National treasure status sought for three Champa relics

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The Da Nang administration Thursday submitted an application asking the government to recognize as "National Treasure" three Champa kingdom relics in the central coastal city.

 

Tra Kieu and My Son E1 are sandstone monuments built between the 7th and 8th centuries while the bronze statue of Buddhist goddess Tara dates back to the 9th century, according to the application submitted to the Ministry of Culture, Sports and Tourism.

 

All three relics are original and have no copies as of present, the application said.

 

My Son E1 is the only undamaged Champa monument left in Vietnam and can provide important insights into the culture, religion and architectural characteristics of the Cham civilization.

 

The monument is also the only one of its kind that contains descriptions of people, nature, and daily activities of the ancient Cham people.

 

It is also considered by experts a typical example of the first established style of Cham sculpture, news website Dan Tri said in a report Thursday.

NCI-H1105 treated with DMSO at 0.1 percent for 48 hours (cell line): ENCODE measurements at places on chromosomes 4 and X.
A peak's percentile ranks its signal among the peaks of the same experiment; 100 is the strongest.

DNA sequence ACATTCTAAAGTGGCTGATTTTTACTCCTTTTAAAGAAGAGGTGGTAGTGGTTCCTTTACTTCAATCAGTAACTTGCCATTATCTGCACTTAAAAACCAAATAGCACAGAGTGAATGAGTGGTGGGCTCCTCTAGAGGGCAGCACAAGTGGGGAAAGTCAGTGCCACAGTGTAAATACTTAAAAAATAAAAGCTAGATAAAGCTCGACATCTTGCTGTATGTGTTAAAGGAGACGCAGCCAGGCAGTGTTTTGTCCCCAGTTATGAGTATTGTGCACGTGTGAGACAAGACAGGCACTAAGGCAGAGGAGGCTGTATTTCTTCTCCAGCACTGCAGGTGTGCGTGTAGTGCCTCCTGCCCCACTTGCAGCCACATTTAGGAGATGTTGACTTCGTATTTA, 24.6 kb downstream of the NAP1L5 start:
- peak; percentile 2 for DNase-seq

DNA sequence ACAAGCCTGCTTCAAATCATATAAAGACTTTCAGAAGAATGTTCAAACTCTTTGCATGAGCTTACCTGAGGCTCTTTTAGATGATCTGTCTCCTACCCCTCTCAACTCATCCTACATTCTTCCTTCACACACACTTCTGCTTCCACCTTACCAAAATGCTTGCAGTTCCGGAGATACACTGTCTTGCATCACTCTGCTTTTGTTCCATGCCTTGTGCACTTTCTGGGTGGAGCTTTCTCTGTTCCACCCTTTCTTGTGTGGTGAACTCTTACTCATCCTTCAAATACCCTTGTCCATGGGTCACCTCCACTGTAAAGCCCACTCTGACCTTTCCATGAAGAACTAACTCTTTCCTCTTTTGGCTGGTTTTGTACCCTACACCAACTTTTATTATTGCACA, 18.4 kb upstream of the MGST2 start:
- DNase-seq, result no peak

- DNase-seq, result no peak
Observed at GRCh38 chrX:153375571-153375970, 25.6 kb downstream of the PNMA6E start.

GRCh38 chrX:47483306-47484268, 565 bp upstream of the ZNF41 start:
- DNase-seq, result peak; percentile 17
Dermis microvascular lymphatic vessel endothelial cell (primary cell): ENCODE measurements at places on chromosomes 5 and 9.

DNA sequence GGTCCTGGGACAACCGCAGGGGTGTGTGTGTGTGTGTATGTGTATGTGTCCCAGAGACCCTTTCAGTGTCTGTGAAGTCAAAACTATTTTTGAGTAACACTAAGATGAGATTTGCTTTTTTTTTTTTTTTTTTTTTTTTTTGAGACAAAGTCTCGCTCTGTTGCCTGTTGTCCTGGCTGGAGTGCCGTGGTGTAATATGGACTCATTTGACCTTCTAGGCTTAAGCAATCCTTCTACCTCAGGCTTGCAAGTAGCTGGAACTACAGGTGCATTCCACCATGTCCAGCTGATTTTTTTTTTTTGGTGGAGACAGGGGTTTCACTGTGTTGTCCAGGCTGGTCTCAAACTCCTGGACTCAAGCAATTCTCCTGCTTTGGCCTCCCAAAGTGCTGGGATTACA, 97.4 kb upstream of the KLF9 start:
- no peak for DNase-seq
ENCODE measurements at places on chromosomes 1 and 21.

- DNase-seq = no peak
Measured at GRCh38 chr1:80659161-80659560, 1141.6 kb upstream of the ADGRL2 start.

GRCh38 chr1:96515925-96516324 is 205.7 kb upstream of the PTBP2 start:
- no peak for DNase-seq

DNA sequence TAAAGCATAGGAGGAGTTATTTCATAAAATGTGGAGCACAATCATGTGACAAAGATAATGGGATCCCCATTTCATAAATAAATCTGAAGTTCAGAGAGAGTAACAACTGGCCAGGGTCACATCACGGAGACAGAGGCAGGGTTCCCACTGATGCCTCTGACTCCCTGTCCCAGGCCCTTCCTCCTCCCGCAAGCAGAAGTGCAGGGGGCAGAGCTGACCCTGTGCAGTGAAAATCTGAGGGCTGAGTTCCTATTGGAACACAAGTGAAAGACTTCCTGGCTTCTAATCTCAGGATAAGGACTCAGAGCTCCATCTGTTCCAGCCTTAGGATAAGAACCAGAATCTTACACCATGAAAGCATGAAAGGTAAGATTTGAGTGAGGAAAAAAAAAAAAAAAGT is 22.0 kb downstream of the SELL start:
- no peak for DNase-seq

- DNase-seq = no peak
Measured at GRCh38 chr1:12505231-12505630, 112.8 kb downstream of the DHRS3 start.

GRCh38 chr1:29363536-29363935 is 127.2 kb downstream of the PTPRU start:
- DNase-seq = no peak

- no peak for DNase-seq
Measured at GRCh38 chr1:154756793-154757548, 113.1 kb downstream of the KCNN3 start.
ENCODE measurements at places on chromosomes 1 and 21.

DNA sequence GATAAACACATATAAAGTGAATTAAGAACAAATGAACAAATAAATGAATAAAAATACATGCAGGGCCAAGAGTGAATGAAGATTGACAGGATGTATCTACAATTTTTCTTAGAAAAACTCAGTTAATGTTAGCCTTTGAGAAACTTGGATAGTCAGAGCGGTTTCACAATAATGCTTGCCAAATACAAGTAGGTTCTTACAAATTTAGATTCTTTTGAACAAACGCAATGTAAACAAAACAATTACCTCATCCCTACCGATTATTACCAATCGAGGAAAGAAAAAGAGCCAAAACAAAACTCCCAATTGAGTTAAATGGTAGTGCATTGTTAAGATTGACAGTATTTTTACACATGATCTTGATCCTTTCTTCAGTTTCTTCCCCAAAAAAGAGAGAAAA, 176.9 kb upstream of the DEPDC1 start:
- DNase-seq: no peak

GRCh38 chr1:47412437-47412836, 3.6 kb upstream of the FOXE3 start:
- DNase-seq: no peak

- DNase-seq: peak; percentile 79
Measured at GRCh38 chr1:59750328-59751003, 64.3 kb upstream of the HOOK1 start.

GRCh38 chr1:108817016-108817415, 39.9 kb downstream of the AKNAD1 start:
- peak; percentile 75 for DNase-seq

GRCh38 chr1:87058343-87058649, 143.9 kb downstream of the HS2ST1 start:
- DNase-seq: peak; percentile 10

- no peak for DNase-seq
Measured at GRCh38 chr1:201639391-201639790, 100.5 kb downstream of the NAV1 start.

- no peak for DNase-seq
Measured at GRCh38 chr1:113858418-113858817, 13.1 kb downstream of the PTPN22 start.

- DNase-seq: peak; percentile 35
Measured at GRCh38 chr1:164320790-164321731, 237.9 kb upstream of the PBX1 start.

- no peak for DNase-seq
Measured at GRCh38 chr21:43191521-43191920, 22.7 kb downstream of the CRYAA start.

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Tra Kieu monument, meanwhile, points to the existence of a Champa town and religious places more than 1,000 years ago in what is now Tra Kieu village in Da Nang.

 

Archeologists say the bronze statue of Tara statue is typical for Buddhist statues found in the biggest Cham pagoda, the Dan Tri report said.

 

So far, experts have not been able to figure out how the statue was made, it added.

 

All three relics are being exhibited at the Cham Sculpture Museum in Da Nang.

 

Champa was an Indianized kingdom that controlled Vietnam's current southern and central regions from the 7th century to 1832.

 

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